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Pompeo urges new era of cooperation in Middle East meeting

Key Points
  • U.S. Secretary of State Mike Pompeo called on Thursday for a new era of cooperation on the Middle East.
  • He said said no country could afford to stay on the sidelines in tackling regional challenges such as Israeli-Palestinian peace.
  • In an earlier meeting with Israeli Prime Minister Benjamin Netanyahu, Pompeo said peace and stability in the Middle East could not be achieved without confronting Iran.
US Secretary of State Mike Pompeo speaks to the media following a morning meeting with North Korean envoy Kim Yong-chol on nuclear disarmament on May 31, 2018 in New York City.
Spencer Platt | Getty Images

U.S. Secretary of State Mike Pompeo called on Thursday for a new era of cooperation on the Middle East and said no country could afford to stay on the sidelines in tackling regional challenges such as Iran, Syria, Yemen and Israeli-Palestinian peace.

Pompeo spoke amid tensions with the European Union over Washington's decision to pull out of world powers' 2015 nuclear deal with Iran deal and its sudden announcement to withdraw American troops from Syria.

"The United States seeks a new era of cooperation between all of our countries on how to confront these issues," Pompeo told foreign ministers and other officials from more than 60 countries in Warsaw.

Pompeo refrained from directly criticising Iran and instead included it in a list of Middle East challenges, while acknowledging differences among countries on all of the issues.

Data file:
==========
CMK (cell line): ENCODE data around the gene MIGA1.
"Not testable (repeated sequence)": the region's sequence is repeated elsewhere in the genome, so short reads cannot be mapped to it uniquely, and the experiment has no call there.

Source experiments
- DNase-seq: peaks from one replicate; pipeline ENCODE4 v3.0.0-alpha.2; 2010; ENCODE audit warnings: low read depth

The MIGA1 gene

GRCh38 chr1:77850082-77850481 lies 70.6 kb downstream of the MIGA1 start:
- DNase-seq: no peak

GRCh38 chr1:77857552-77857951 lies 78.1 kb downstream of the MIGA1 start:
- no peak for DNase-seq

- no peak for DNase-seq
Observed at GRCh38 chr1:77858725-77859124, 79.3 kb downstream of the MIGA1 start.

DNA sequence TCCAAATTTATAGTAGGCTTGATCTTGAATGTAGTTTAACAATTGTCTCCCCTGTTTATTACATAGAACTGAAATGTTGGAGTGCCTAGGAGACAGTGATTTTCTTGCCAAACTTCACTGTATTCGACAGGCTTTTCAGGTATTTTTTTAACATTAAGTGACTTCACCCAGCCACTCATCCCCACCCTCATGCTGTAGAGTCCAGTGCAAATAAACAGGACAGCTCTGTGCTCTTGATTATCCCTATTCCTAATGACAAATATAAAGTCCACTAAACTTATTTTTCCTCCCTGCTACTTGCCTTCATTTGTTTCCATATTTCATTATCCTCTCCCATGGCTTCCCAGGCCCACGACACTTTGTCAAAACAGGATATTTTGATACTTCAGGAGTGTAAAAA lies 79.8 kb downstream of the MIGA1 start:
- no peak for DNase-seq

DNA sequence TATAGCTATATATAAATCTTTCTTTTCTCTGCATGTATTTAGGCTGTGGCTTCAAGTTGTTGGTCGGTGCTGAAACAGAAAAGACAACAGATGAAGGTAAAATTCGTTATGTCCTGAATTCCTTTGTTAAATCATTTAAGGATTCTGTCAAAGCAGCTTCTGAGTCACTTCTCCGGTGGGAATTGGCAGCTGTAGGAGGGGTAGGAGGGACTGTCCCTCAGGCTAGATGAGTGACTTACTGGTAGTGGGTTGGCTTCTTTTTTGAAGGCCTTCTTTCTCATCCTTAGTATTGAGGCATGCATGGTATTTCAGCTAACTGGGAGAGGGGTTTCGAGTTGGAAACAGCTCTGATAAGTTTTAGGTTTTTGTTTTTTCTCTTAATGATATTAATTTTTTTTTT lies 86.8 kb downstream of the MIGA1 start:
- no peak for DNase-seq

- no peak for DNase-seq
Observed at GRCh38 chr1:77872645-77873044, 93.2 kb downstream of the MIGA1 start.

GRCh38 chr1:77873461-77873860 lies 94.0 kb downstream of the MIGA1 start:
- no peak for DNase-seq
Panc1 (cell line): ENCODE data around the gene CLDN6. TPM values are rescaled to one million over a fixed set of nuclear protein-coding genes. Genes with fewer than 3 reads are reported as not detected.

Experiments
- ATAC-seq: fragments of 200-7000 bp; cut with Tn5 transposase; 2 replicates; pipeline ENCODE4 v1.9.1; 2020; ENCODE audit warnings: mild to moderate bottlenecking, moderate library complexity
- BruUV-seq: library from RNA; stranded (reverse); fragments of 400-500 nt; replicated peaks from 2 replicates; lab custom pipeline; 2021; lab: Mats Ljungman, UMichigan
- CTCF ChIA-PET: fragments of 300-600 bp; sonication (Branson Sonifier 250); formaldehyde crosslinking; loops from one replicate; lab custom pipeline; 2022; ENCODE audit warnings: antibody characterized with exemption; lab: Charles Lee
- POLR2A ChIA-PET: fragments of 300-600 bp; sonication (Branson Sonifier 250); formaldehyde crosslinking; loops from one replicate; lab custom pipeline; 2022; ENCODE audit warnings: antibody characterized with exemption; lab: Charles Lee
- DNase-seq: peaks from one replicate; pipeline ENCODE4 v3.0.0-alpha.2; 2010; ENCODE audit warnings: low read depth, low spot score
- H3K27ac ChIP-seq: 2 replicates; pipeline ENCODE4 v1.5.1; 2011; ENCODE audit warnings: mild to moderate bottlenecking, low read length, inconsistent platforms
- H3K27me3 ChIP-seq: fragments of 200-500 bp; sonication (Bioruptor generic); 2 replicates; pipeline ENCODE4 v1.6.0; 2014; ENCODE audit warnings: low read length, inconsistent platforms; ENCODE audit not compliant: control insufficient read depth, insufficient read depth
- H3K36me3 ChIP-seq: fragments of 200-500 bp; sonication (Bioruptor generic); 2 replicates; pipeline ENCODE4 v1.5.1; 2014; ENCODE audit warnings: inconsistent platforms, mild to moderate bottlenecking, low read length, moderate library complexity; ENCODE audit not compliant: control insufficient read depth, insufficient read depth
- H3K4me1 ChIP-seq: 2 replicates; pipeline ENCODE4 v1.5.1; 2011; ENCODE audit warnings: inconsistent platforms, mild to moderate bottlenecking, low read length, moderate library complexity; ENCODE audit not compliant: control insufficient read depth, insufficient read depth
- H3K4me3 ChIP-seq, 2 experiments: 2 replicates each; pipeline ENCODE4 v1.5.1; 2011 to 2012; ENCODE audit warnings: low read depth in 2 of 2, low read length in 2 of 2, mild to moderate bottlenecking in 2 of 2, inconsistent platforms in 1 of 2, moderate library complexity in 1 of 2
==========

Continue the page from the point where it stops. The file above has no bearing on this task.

"None of the region's challenges will solve themselves. We must work together for security," he said. "No country can afford to remain on the sidelines."

European allies of Washington have voiced concern that the conference would turn into an Iran-bashing session and increase tensions with the Islamic Republic, which has lambasted the gathering as a "desperate circus".

Earlier, in a meeting with Israeli Prime Minister Benjamin Netanyahu, Pompeo said peace and stability in the Middle East could not be achieved without confronting Iran.

Iran says its ballistic missile programme is defensive and a deterrent only, and that it has has deployed forces to Syria and Iraq only after the invitation of governments of those countries.

The Warsaw meeting was a rare show of Middle East cooperation, bringing together Israel and Gulf Arab countries, including Saudi Arabia.

Netanyahu, who met with the Omani foreign minister on the sidelines on Wednesday, called the conference a "historical turning point" in tackling the threat from Iran.

"I think this marks a change, an important understanding of what threatens our future, what we have to do to secure it and the possibilities of cooperation that extend beyond security to every realm of life for the peoples of the Middle East," said Netanyahu, who faces an election on April 9.

"This happened here, it happened in Warsaw, and I think the main conclusion I have is that it must continue, in other forms, in other ways, for the same purpose."